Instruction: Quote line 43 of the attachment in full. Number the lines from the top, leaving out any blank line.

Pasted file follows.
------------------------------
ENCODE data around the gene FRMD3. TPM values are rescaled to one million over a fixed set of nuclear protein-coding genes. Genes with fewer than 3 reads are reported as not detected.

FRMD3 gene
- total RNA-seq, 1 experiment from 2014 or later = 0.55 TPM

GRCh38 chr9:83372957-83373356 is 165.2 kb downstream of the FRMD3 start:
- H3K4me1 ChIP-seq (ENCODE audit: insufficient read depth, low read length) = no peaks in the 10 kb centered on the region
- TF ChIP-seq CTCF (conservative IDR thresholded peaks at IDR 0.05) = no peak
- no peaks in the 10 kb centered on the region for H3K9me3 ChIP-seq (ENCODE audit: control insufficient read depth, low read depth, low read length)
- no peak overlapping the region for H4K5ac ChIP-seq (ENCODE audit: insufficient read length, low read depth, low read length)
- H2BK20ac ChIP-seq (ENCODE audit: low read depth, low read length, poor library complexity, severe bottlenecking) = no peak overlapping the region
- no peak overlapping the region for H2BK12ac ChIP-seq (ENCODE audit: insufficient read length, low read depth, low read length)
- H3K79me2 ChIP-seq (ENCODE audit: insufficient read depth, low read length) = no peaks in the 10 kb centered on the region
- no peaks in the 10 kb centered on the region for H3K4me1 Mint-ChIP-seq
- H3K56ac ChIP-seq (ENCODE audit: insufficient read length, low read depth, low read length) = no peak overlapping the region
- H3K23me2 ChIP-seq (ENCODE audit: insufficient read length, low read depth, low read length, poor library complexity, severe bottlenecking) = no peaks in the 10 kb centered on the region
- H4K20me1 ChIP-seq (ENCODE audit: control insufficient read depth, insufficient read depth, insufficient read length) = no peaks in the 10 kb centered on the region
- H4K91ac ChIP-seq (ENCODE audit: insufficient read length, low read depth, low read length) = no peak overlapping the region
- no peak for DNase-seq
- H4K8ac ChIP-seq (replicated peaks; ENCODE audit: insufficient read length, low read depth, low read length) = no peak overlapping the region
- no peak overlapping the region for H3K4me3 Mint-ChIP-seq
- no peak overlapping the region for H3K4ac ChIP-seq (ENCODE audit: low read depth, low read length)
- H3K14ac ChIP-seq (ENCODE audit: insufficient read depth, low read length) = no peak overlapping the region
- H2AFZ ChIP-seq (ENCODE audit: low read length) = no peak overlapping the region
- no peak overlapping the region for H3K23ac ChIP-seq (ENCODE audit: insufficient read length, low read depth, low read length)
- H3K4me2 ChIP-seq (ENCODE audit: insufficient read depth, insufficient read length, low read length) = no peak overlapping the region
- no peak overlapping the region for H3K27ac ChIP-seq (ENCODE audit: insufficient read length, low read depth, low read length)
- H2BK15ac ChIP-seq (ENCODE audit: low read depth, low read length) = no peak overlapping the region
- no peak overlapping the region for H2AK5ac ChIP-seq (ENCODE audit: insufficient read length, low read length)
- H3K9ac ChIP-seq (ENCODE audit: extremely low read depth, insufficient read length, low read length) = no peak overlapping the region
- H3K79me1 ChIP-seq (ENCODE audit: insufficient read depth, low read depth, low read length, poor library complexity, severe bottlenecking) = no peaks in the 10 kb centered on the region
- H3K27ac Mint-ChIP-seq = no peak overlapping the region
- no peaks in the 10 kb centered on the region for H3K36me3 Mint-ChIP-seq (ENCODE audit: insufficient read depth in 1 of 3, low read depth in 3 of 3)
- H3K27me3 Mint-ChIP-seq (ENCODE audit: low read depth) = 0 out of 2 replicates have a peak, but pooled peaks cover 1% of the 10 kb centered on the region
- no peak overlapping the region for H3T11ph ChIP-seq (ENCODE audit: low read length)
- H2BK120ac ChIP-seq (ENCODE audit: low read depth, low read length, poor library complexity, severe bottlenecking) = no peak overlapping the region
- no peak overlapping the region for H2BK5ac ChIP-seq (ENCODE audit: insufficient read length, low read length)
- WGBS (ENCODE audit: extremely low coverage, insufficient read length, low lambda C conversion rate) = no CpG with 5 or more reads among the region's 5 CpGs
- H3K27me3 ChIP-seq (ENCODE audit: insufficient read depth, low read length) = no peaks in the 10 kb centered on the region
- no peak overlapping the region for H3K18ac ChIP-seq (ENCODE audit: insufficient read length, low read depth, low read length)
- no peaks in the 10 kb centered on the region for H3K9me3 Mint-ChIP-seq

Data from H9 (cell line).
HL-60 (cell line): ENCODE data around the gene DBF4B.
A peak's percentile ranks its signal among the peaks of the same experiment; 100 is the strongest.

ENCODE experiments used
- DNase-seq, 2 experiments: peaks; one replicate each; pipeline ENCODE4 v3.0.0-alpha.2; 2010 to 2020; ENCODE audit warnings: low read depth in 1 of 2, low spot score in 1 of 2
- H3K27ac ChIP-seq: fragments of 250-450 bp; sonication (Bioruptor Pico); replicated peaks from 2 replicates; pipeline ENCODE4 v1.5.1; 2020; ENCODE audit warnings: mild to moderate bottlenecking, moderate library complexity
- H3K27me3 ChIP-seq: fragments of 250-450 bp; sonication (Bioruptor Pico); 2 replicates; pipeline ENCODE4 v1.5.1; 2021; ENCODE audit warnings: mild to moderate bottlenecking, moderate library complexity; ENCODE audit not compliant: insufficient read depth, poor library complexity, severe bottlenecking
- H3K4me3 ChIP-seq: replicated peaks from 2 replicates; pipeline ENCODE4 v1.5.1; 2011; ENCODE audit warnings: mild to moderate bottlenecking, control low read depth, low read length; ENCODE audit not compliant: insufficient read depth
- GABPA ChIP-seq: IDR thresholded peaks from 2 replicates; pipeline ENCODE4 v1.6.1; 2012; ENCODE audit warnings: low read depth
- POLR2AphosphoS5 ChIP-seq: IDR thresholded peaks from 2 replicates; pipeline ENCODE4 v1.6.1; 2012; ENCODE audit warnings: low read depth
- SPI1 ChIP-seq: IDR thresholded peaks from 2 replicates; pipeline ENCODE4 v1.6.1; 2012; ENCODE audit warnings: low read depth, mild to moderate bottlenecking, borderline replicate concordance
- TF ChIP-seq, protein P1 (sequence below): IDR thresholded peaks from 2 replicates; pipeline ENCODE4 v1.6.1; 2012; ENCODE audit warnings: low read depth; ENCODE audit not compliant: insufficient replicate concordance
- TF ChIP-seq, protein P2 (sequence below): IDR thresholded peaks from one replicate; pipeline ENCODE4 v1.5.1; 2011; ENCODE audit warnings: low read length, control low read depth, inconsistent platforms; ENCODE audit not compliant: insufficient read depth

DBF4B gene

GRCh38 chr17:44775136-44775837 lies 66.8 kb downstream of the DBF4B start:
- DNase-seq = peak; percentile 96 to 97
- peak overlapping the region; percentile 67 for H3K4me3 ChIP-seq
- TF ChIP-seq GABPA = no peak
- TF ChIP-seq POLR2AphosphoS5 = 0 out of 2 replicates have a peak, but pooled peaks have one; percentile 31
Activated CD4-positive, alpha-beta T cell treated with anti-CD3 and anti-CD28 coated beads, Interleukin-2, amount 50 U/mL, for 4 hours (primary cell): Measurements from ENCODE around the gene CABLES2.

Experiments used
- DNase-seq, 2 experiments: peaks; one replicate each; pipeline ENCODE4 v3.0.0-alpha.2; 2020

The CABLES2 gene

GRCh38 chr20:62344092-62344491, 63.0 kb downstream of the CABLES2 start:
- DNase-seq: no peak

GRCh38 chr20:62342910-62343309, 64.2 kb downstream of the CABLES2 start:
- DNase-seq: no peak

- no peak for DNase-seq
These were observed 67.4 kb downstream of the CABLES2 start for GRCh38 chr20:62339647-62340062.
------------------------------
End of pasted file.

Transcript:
ENCODE experiments used